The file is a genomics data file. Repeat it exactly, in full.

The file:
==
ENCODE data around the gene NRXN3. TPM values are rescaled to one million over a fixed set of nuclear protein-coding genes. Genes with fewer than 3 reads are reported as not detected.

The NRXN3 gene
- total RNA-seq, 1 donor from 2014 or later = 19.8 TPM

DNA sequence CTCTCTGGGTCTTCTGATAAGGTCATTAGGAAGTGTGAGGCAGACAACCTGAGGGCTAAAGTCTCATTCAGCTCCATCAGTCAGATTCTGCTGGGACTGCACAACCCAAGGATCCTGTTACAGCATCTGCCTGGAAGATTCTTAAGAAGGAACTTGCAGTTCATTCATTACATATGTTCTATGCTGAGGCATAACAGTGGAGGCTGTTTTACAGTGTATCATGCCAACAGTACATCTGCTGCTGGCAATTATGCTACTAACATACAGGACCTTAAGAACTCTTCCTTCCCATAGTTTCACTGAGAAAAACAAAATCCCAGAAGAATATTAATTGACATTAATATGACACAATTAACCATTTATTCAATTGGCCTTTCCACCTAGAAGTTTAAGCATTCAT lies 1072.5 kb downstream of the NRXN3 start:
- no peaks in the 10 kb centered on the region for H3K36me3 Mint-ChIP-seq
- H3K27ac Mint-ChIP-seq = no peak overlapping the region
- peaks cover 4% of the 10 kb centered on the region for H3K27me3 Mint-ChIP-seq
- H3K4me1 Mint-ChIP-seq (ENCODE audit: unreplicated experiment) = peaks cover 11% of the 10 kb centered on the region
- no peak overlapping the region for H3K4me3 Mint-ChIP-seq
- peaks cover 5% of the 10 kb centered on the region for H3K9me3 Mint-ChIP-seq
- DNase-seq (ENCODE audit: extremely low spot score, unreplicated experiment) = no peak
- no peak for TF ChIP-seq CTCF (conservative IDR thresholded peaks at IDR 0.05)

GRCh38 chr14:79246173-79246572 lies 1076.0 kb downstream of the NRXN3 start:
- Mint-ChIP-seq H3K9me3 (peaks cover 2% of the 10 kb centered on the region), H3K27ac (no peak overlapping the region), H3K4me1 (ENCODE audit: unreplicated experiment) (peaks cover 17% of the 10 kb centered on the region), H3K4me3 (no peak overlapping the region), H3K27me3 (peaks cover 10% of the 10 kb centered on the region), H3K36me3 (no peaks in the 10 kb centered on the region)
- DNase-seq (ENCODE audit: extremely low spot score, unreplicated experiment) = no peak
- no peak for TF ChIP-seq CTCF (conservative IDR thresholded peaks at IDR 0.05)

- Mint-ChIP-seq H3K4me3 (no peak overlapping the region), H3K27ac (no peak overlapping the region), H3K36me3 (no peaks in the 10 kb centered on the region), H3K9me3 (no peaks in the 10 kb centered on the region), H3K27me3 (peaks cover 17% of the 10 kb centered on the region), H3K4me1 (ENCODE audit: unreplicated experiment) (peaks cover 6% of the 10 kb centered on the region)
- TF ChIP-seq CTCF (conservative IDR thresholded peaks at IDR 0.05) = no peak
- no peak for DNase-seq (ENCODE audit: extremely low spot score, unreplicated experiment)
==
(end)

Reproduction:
ENCODE data around the gene NRXN3. TPM values are rescaled to one million over a fixed set of nuclear protein-coding genes. Genes with fewer than 3 reads are reported as not detected.

The NRXN3 gene
- total RNA-seq, 1 donor from 2014 or later = 19.8 TPM

DNA sequence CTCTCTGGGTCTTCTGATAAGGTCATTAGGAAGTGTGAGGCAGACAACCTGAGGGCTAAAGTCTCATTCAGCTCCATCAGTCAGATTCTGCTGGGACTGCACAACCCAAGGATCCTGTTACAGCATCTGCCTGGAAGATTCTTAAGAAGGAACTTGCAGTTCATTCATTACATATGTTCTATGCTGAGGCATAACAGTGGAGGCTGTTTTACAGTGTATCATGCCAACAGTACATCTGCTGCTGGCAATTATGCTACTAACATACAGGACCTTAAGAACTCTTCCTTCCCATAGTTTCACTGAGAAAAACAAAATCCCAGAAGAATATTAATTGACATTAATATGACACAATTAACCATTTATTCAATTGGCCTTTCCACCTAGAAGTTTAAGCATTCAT lies 1072.5 kb downstream of the NRXN3 start:
- no peaks in the 10 kb centered on the region for H3K36me3 Mint-ChIP-seq
- H3K27ac Mint-ChIP-seq = no peak overlapping the region
- peaks cover 4% of the 10 kb centered on the region for H3K27me3 Mint-ChIP-seq
- H3K4me1 Mint-ChIP-seq (ENCODE audit: unreplicated experiment) = peaks cover 11% of the 10 kb centered on the region
- no peak overlapping the region for H3K4me3 Mint-ChIP-seq
- peaks cover 5% of the 10 kb centered on the region for H3K9me3 Mint-ChIP-seq
- DNase-seq (ENCODE audit: extremely low spot score, unreplicated experiment) = no peak
- no peak for TF ChIP-seq CTCF (conservative IDR thresholded peaks at IDR 0.05)

GRCh38 chr14:79246173-79246572 lies 1076.0 kb downstream of the NRXN3 start:
- Mint-ChIP-seq H3K9me3 (peaks cover 2% of the 10 kb centered on the region), H3K27ac (no peak overlapping the region), H3K4me1 (ENCODE audit: unreplicated experiment) (peaks cover 17% of the 10 kb centered on the region), H3K4me3 (no peak overlapping the region), H3K27me3 (peaks cover 10% of the 10 kb centered on the region), H3K36me3 (no peaks in the 10 kb centered on the region)
- DNase-seq (ENCODE audit: extremely low spot score, unreplicated experiment) = no peak
- no peak for TF ChIP-seq CTCF (conservative IDR thresholded peaks at IDR 0.05)

- Mint-ChIP-seq H3K4me3 (no peak overlapping the region), H3K27ac (no peak overlapping the region), H3K36me3 (no peaks in the 10 kb centered on the region), H3K9me3 (no peaks in the 10 kb centered on the region), H3K27me3 (peaks cover 17% of the 10 kb centered on the region), H3K4me1 (ENCODE audit: unreplicated experiment) (peaks cover 6% of the 10 kb centered on the region)
- TF ChIP-seq CTCF (conservative IDR thresholded peaks at IDR 0.05) = no peak
- no peak for DNase-seq (ENCODE audit: extremely low spot score, unreplicated experiment)